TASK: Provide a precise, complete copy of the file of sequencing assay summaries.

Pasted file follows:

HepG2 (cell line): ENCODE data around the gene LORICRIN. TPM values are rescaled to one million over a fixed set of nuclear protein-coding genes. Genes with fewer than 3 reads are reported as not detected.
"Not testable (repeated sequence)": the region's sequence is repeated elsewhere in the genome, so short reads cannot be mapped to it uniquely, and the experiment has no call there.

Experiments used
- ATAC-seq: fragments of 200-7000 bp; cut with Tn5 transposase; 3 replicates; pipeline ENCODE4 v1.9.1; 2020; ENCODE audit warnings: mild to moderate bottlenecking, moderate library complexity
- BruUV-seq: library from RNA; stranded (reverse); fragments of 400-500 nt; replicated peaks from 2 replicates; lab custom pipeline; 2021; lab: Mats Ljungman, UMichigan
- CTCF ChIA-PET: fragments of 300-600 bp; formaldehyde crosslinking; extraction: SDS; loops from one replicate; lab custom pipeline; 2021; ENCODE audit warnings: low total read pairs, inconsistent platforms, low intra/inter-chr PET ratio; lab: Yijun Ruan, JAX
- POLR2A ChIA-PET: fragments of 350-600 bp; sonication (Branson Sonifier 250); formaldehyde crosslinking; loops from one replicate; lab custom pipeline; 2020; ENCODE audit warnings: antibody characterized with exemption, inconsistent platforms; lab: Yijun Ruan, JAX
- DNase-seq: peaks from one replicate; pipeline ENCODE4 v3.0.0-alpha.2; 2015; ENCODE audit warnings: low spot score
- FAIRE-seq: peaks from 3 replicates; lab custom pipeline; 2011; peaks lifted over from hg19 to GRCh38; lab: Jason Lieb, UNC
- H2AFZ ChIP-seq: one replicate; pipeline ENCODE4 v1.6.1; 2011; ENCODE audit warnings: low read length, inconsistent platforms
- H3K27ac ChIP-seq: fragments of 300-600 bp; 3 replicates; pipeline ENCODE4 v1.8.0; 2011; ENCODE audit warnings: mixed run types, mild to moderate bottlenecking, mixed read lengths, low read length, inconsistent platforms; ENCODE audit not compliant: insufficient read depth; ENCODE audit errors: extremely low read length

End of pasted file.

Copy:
HepG2 (cell line): ENCODE data around the gene LORICRIN. TPM values are rescaled to one million over a fixed set of nuclear protein-coding genes. Genes with fewer than 3 reads are reported as not detected.
"Not testable (repeated sequence)": the region's sequence is repeated elsewhere in the genome, so short reads cannot be mapped to it uniquely, and the experiment has no call there.

Experiments used
- ATAC-seq: fragments of 200-7000 bp; cut with Tn5 transposase; 3 replicates; pipeline ENCODE4 v1.9.1; 2020; ENCODE audit warnings: mild to moderate bottlenecking, moderate library complexity
- BruUV-seq: library from RNA; stranded (reverse); fragments of 400-500 nt; replicated peaks from 2 replicates; lab custom pipeline; 2021; lab: Mats Ljungman, UMichigan
- CTCF ChIA-PET: fragments of 300-600 bp; formaldehyde crosslinking; extraction: SDS; loops from one replicate; lab custom pipeline; 2021; ENCODE audit warnings: low total read pairs, inconsistent platforms, low intra/inter-chr PET ratio; lab: Yijun Ruan, JAX
- POLR2A ChIA-PET: fragments of 350-600 bp; sonication (Branson Sonifier 250); formaldehyde crosslinking; loops from one replicate; lab custom pipeline; 2020; ENCODE audit warnings: antibody characterized with exemption, inconsistent platforms; lab: Yijun Ruan, JAX
- DNase-seq: peaks from one replicate; pipeline ENCODE4 v3.0.0-alpha.2; 2015; ENCODE audit warnings: low spot score
- FAIRE-seq: peaks from 3 replicates; lab custom pipeline; 2011; peaks lifted over from hg19 to GRCh38; lab: Jason Lieb, UNC
- H2AFZ ChIP-seq: one replicate; pipeline ENCODE4 v1.6.1; 2011; ENCODE audit warnings: low read length, inconsistent platforms
- H3K27ac ChIP-seq: fragments of 300-600 bp; 3 replicates; pipeline ENCODE4 v1.8.0; 2011; ENCODE audit warnings: mixed run types, mild to moderate bottlenecking, mixed read lengths, low read length, inconsistent platforms; ENCODE audit not compliant: insufficient read depth; ENCODE audit errors: extremely low read length